Matiang’i weighs on Ngilu’s charcoal ban amid Kiambu protests

While touring Kitui county, Interior Cabinet secretary Fred Matiang’i on Wednesday banned production and transportation of charcoal in the region.

Four years ago, the Kitui County Assembly passed the Kitui County Charcoal Management Act.

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In January 2018, Kitui Governor Charity Ngilu banned trade in charcoal outright. The reason for the ban is incontestable – logging and felling of trees for charcoal have devastated the fragile Kitui ecosystem and environment.

“I have directed the county and regional security teams to mount operations to apprehend those involved in these activities,” Matiang’i said.

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Matiang’i promised to support Governor Charity Ngilu to weed out charcoal producers in the county.

Last years ban saw transporters in Kiambu County hold protests demanding Mrs Ngilu’s arrest for allegedly inciting youth to burn lorries transporting charcoal in Kitui.

They lit bonfires at Kwambira area along the Nairobi-Nakuru highway and blocked the road with logs, alleging that Governor Ngilu was preaching negative ethnicity.

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The burning of the lorry belonging to Mr David Kariuki took place at Kanyonyoo in Kitui on February 8.

But what has irked the transporters is a short video that was circulated on social media, in which Ms Ngilu is alleged to be telling Kitui people to burn all vehicles ferrying charcoal.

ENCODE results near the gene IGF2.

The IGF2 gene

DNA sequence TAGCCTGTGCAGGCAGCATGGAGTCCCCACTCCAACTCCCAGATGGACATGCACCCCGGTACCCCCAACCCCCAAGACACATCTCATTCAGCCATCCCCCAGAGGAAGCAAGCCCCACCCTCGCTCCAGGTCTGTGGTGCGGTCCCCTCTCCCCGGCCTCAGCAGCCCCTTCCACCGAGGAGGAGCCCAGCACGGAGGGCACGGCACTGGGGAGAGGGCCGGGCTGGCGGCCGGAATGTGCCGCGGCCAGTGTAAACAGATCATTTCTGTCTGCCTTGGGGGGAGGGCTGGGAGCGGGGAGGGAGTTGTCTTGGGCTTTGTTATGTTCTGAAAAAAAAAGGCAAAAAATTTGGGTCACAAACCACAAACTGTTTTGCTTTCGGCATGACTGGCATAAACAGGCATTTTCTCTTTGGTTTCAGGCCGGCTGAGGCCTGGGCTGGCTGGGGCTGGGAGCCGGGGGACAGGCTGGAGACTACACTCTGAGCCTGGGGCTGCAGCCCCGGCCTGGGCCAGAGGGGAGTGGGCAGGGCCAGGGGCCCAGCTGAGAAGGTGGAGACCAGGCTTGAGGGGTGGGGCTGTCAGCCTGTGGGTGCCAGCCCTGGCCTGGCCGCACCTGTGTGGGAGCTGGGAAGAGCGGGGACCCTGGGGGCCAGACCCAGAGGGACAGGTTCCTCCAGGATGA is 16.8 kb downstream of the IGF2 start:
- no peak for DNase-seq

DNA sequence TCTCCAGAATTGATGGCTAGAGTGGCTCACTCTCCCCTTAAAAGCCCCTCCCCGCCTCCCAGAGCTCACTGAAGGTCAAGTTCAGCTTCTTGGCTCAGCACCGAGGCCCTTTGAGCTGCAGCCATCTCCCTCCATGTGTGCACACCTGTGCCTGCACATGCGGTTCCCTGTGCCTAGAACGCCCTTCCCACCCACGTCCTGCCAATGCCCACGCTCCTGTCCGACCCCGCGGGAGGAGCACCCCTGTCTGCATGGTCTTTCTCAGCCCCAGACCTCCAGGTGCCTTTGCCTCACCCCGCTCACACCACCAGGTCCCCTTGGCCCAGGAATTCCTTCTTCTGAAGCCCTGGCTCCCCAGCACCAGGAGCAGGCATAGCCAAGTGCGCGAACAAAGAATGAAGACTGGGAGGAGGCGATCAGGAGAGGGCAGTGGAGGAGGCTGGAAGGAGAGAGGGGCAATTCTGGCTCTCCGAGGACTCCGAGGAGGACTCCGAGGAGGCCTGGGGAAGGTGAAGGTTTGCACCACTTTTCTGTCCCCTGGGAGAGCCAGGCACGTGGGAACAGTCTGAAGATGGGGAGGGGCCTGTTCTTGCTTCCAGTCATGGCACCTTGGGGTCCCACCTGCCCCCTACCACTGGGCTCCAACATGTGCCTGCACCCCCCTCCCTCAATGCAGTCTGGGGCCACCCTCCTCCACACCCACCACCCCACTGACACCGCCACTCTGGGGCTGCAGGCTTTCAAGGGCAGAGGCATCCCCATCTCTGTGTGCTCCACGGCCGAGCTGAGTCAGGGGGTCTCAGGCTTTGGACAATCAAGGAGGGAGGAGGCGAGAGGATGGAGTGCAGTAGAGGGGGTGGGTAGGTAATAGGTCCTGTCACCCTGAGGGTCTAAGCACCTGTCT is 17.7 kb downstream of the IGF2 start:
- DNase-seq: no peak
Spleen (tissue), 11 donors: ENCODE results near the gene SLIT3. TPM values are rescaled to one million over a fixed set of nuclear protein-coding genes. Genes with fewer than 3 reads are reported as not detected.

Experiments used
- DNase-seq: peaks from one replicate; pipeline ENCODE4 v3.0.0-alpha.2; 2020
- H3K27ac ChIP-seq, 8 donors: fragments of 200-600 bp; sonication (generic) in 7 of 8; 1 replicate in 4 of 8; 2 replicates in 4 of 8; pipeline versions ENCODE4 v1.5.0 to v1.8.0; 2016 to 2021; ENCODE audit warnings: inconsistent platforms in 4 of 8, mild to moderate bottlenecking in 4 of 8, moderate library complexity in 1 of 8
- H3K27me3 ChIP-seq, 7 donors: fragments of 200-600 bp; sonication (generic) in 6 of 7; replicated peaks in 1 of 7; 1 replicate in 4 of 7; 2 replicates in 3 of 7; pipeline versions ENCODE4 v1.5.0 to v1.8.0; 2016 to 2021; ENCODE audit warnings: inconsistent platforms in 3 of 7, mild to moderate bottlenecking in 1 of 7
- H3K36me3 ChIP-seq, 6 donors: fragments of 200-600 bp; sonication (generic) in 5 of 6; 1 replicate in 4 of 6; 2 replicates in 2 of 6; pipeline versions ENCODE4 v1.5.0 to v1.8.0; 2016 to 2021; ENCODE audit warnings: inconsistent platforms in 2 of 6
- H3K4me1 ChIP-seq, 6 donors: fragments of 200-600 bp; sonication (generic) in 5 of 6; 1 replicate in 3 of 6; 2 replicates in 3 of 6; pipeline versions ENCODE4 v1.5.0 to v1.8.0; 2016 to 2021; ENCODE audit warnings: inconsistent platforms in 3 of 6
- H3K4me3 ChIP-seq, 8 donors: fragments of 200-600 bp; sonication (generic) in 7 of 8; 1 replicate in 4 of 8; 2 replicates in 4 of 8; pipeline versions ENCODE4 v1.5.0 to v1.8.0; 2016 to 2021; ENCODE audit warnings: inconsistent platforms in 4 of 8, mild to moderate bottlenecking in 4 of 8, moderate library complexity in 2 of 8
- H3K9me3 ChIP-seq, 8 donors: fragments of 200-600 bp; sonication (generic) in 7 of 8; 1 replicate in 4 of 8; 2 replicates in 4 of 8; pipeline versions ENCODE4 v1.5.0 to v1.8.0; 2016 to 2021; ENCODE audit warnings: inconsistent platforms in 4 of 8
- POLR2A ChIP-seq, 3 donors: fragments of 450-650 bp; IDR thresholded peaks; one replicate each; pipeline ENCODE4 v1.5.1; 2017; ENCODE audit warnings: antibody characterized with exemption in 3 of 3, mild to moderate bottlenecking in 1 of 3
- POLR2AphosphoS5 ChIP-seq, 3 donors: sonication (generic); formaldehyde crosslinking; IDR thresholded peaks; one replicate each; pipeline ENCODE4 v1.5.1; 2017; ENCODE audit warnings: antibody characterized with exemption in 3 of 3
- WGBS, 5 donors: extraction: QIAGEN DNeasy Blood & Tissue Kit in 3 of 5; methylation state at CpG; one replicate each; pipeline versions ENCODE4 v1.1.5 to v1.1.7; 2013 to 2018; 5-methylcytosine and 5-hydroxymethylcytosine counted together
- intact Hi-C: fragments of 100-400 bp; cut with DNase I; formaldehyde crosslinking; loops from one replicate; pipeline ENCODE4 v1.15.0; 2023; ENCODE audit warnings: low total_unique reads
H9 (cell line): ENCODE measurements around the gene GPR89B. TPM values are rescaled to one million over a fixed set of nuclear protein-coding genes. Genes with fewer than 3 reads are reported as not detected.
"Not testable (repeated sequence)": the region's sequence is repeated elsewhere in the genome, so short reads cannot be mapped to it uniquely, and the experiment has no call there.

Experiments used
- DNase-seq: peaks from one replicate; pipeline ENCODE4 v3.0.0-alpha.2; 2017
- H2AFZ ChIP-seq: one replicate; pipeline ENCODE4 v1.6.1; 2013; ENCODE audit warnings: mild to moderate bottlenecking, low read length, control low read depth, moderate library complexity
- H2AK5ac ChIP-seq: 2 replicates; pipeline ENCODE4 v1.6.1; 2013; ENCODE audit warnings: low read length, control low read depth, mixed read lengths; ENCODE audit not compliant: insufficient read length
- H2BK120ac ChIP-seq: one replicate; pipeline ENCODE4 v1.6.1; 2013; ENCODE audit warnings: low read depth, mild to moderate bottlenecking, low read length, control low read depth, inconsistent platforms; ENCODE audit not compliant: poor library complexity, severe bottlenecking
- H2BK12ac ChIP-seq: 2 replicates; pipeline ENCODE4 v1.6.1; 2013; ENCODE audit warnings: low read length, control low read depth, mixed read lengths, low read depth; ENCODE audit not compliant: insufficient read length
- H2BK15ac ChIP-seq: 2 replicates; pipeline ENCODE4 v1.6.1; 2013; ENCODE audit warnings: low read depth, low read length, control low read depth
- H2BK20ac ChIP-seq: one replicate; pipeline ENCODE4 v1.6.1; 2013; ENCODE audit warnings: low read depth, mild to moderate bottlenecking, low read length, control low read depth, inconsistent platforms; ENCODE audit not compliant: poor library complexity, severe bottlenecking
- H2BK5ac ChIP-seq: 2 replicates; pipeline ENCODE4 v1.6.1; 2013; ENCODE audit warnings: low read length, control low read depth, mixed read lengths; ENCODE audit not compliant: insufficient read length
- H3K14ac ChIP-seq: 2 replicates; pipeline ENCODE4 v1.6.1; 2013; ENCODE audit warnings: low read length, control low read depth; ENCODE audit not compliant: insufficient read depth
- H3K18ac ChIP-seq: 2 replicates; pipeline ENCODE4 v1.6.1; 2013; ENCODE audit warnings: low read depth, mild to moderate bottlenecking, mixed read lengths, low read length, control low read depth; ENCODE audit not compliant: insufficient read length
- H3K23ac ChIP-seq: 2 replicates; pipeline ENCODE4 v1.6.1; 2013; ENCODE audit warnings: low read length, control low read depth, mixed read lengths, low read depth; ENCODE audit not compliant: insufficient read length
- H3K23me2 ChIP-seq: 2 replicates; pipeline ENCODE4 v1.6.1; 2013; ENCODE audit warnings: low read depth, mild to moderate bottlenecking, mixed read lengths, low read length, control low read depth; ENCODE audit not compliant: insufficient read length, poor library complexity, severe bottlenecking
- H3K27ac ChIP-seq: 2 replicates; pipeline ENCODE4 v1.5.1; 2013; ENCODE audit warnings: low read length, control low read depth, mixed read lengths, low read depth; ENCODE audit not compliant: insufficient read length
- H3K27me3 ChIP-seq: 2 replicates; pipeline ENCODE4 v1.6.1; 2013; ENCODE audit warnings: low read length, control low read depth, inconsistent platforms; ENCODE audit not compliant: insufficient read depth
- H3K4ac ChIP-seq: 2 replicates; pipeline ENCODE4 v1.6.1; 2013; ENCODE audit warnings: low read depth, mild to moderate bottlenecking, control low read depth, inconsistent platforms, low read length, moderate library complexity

In Kitui, a mature acacia tree can yield up to 15 bags of charcoal, depending on how one contains oxygen intake into the kiln.

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This most common method of charcoal burning, which has been practised for years. It is wasteful since more than 85 per cent of wood is lost in the process.

“I have had an opportunity to inspect KICOTEC factory and other projects which the Governor Ngilu is undertaking in this county.

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The National Government will continue supporting her in advancing the impressive work she is doing in line with the Big Four Agenda,” Matiang’i said while inspecting Kitui County Textile Centre (KICOTEC), .

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The Sh20 million factory has employed over 600 workers.

CS Matiang’i was accompanied by his health counterpart Sicily Kariuki.

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